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Indiana DOC Agrees to Remove Mentally Ill Prisoners from Control Units

The Indiana Department of Corrections (IDC) settled a class action lawsuit brought by mentally ill prisoners whose Eighth Amendment rights had been trampled since 1993 by IDC policy that placed them in long-term disciplinary housing instead of treating their mental illnesses. The settlement comes ten years after a Human Rights Watch report condemned IDC's mistreatment of the mentally ill prisoners as "torture," and two years after the ACLU filed a class action civil rights complaint in U.S. District Court (S.D. Ind.)

Brian Mast, Michael Woods and Eugene Wells, all suffering from long-term serious mental illnesses, were among the 288 prisoners (mostly mentally ill) housed in the Secured Housing Unit (SHU) of IDC's supermax Wabash Valley Correctional Facility. They were placed there because they had accumulated sufficient disciplinary charges at other IDC prisons to warrant at least a two-year SHU term. However, the disruptive behavior that brought them to Wabash was itself a manifestation of their mental illnesses. Cruelly, they were "treated" by the harshest of punitive regimens that only exacerbated their mental illnesses and thereby caused extensions of their initial SHU terms. Mast, who is scheduled for parole in 2014, has a SHU term to 2023. Woods' SHU "out" date is 2025, while Wells' is 2019. But these "out" dates are predicated on (1) their not committing suicide first (a substantial risk they face under the existing inhumane IDC SHU program) and (2) their not accumulating more SHU time as their behavior predictably worsens in lock step with resultant declining mental states. In short, a SHU commitment becomes a death sentence for some of the mentally ill prisoners placed there.

The court found that the SHU inflicted extreme social isolation and sensory deprivation on all mentally ill prisoners. They were in windowless cells, with 24-hour lighting and no human contact. Food was placed in tray slots three times per day. Letters, books and family photographs were severely restricted. Exercise was permitted one hour per day, but with often raw weather and no protective clothing, most chose not to take a trip to the tiny solitary "recreation yard." Because movement from cells to "therapy" interviews or to showers was in chains, many refused these movements and simply cowered in their cells.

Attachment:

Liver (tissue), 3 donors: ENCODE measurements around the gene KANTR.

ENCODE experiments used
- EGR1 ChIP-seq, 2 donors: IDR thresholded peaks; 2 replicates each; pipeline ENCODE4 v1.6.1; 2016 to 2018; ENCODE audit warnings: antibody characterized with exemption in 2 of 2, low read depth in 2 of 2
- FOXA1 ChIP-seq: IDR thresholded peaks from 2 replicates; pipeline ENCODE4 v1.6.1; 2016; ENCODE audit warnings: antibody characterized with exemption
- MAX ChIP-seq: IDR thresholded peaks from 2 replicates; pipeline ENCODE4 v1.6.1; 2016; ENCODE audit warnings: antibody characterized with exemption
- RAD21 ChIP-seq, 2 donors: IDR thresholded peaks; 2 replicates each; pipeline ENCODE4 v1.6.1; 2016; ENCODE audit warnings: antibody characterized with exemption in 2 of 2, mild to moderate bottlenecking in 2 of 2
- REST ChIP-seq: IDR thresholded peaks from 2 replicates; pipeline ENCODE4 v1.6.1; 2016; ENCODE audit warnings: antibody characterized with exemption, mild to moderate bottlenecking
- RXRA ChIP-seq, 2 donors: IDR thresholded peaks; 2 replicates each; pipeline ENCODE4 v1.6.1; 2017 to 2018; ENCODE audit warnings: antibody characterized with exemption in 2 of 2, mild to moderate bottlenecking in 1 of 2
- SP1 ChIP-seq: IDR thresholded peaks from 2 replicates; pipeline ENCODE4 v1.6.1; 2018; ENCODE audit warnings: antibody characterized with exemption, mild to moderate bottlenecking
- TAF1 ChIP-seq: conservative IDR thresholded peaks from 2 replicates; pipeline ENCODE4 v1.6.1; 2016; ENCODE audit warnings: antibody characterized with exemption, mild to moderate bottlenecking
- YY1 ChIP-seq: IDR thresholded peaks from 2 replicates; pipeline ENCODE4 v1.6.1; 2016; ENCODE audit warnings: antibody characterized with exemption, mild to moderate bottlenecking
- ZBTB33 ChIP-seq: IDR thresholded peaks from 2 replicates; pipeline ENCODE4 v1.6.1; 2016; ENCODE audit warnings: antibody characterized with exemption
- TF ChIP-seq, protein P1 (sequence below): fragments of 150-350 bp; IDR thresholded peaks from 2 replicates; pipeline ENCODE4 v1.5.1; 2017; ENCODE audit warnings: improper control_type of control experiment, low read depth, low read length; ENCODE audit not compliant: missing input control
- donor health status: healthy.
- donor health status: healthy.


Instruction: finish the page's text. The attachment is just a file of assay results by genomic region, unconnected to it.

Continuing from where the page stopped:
Misbehavior resulted in being strapped to the bed in four-point leather restraints, losing all property and being stripped down to ones shorts.
Therapist interviews were accomplished where others could overhear, resulting in prisoners not wanting to talk freely about their troubles.
Misbehavior was often met with what was deemed excessive force during cell extractions. Most SHU prisoners did not "earn" the privilege of having a TV in their cells, only exacerbating their behavioral problems.
The SHU was noisy with prisoners trying to yell to each other from cell to cell, whose mettle was challenged by lexan baffles placed over the air grilles along the edges of their cell doors. Any thus accrued lung development became a plus, however, when it came to visiting, because most visiting booths had no phones, leaving prisoners and visitors to yell through the Plexiglas windows.

On April 26, 2004, Mast grieved the conditions but was denied when IDC told him that regulations prohibit grieving "classification actions." The same regulations prohibit appealing such a denial. Therefore, it was deemed for purposes of the Prison Litigation Reform Act (PLRA) that he and the class had exhausted administrative remedies because none existed.
It was further determined that IDC knew at all times of the harm they were inflicting yet were deliberately indifferent to it.

The private settlement agreement first defines the "seriously mentally ill" as those with a DSM-IV (standard psychological manual) Axis I diagnosis or those diagnosed with mental illness worsened by SHU confinement. Those so diagnosed shall not be placed into solitary confinement or a SHU, but shall be placed at the New Castle Psychiatric Facility (for intensive treatment cases) or in appropriate mainline facilities. Initial determinations must be made by a psychiatrist within 72 hours of arrival at the SHU, and those failing the examination must be transferred immediately. Those remaining in the SHU must be reevaluated every week by a psychiatrist in a privacy-protected setting. Anyone subsequently diagnosed as mentally ill shall be transferred within 72 hours. The agreement further provides that plaintiff's counsel shall have access to all prisoners and files and shall monitor progress on a monthly basis. The revised procedures were codified by Executive Directive, Appendices XVIB and XVI-C.

The sad truth is that thousands of severely mentally ill prisoners were knowingly abused and tortured by IDC personnel over at least 14 years, until the ACLU came to the rescue. The class was represented by ACLU attorneys Kenneth Falk (Indiana) and David Fathi (Washington, DC). The agreement provides for attorney fees in the amount of $150,109 to be paid at settlement, plus fees/costs incurred during the monitoring period. See: Mast v. Donahue, USDC SD IN, Case Number 2:05-cv-00037 LJM/WGH.

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Related legal case

Mast v. Donahue

The complaint and settlement in this case are both available in the brief bank.